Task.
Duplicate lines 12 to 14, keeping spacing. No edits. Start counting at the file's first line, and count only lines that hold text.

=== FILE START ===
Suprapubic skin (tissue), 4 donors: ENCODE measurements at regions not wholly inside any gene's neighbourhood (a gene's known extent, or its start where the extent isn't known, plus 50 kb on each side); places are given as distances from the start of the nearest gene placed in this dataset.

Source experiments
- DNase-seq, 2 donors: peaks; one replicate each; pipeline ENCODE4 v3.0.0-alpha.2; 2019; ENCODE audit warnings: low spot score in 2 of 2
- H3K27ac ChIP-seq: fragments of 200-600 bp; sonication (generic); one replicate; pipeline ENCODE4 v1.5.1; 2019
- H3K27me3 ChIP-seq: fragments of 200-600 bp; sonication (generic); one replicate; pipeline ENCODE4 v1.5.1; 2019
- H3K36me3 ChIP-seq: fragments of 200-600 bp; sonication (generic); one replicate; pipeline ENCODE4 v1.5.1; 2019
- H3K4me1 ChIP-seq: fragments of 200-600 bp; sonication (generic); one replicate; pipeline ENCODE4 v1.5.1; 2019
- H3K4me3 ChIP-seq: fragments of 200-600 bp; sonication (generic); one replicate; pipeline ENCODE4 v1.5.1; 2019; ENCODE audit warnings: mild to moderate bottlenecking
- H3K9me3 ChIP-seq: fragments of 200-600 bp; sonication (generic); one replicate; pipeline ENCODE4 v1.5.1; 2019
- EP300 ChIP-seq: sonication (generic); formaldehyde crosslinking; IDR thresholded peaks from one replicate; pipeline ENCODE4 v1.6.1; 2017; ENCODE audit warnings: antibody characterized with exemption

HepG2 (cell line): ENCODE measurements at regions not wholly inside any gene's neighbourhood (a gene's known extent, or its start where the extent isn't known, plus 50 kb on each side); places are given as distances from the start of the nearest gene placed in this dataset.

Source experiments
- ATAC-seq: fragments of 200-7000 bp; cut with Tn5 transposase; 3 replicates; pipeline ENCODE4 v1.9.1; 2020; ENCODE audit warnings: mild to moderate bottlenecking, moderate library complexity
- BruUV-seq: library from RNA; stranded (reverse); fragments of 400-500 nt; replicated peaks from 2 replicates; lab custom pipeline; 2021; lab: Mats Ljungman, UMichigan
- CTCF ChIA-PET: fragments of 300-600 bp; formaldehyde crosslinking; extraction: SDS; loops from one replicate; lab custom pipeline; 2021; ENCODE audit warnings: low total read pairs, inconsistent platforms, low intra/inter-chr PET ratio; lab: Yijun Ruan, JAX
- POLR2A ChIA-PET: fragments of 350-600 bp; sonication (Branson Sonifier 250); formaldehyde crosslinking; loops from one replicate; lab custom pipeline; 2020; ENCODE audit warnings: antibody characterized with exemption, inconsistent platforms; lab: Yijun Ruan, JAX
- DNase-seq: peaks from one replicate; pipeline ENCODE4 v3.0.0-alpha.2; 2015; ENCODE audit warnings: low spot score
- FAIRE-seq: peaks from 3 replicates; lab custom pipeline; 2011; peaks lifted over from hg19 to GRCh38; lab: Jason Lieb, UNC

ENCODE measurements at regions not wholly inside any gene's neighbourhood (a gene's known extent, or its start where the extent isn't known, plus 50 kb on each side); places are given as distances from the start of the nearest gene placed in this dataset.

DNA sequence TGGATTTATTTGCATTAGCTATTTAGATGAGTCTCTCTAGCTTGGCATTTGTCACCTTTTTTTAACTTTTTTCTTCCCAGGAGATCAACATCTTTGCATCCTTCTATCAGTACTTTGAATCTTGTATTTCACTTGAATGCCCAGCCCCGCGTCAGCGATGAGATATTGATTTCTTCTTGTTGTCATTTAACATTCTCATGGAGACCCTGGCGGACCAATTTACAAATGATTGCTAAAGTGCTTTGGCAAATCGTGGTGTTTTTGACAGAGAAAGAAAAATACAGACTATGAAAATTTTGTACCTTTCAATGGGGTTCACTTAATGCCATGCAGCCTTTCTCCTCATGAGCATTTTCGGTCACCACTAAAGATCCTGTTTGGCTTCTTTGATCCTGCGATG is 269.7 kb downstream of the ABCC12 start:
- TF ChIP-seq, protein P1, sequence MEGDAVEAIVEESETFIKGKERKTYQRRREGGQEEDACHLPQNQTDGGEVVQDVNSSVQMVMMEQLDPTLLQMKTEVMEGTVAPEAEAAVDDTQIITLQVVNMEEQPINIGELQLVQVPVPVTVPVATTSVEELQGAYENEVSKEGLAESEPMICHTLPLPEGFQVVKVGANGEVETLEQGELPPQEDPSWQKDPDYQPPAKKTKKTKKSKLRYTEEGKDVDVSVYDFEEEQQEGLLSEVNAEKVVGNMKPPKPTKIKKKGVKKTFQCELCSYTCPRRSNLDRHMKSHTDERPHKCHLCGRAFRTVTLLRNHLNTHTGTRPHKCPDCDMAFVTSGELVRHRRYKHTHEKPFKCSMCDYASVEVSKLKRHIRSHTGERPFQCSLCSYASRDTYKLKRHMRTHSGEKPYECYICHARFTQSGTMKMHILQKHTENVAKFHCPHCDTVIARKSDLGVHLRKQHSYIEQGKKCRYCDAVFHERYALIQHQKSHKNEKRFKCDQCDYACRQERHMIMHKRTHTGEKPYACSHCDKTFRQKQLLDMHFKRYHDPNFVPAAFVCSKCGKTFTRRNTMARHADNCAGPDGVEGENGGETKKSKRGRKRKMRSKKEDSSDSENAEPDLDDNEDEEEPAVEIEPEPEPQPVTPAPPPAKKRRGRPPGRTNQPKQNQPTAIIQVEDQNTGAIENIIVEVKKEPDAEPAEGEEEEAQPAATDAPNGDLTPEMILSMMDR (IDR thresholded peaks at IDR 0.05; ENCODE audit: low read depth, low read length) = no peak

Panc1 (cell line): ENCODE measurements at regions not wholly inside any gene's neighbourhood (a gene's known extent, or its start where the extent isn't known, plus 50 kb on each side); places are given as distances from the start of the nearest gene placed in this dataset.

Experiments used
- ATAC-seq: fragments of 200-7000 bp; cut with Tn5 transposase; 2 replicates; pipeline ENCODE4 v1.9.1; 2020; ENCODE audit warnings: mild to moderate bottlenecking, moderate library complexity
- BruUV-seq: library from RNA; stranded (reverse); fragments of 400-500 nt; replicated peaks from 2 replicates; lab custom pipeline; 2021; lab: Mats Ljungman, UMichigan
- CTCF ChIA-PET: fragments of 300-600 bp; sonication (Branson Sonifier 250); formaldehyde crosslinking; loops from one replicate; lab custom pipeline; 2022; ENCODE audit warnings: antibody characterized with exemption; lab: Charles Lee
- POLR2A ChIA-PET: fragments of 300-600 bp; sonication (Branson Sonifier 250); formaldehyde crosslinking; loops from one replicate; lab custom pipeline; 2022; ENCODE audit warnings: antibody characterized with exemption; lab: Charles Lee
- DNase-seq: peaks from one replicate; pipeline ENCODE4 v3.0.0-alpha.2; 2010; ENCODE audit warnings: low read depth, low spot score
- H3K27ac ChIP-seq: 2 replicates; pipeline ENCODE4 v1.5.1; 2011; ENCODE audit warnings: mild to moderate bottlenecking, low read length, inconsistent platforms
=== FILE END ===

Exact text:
Source experiments
- ATAC-seq: fragments of 200-7000 bp; cut with Tn5 transposase; 3 replicates; pipeline ENCODE4 v1.9.1; 2020; ENCODE audit warnings: mild to moderate bottlenecking, moderate library complexity
- BruUV-seq: library from RNA; stranded (reverse); fragments of 400-500 nt; replicated peaks from 2 replicates; lab custom pipeline; 2021; lab: Mats Ljungman, UMichigan